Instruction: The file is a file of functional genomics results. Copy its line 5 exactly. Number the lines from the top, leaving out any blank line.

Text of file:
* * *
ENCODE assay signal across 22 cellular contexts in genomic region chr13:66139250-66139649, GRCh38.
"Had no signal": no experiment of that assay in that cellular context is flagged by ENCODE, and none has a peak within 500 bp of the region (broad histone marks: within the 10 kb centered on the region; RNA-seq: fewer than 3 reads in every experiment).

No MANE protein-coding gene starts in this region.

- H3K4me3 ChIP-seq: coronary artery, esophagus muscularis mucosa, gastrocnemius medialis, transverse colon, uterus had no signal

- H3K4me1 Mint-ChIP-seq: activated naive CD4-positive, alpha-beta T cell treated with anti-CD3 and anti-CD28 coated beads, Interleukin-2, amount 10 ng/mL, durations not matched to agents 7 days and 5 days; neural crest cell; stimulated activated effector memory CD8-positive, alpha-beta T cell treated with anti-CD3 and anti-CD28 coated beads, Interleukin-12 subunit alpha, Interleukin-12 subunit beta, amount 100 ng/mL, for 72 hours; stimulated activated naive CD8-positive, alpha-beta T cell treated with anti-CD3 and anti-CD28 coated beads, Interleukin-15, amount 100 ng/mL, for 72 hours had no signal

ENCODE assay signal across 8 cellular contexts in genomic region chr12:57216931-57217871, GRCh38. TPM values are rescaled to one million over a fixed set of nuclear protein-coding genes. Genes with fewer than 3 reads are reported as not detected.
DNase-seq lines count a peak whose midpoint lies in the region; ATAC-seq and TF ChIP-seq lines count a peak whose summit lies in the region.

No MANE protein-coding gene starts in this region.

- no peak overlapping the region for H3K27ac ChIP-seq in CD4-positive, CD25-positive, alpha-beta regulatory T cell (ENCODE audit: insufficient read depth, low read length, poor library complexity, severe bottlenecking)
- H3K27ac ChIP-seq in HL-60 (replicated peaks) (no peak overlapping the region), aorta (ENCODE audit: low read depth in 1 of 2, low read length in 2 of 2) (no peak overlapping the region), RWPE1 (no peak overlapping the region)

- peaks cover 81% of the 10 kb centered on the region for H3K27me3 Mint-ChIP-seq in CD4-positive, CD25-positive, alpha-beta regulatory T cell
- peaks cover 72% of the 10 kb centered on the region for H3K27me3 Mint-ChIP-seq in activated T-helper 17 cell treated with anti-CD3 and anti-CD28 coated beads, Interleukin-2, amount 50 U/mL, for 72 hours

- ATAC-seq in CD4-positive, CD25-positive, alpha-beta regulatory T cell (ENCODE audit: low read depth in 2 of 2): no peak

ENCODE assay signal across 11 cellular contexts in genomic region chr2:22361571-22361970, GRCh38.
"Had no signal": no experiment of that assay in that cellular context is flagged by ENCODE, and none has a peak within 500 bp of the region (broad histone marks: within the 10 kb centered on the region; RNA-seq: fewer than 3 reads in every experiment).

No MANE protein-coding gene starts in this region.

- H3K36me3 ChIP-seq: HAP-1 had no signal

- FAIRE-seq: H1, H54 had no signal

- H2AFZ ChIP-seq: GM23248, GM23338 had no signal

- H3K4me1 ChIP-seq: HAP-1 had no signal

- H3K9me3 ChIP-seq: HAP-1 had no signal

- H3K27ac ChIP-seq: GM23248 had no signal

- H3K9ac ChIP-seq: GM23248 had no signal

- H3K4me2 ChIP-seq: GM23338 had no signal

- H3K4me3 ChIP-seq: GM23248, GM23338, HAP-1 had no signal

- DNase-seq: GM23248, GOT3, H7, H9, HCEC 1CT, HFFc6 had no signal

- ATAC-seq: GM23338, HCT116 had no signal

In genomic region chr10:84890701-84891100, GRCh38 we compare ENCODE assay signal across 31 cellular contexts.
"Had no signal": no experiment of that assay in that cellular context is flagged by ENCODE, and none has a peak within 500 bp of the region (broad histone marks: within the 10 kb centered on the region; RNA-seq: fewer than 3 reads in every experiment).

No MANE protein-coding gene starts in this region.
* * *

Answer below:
- H3K4me1 Mint-ChIP-seq: activated naive CD4-positive, alpha-beta T cell treated with anti-CD3 and anti-CD28 coated beads, Interleukin-2, amount 10 ng/mL, durations not matched to agents 7 days and 5 days; neural crest cell; stimulated activated effector memory CD8-positive, alpha-beta T cell treated with anti-CD3 and anti-CD28 coated beads, Interleukin-12 subunit alpha, Interleukin-12 subunit beta, amount 100 ng/mL, for 72 hours; stimulated activated naive CD8-positive, alpha-beta T cell treated with anti-CD3 and anti-CD28 coated beads, Interleukin-15, amount 100 ng/mL, for 72 hours had no signal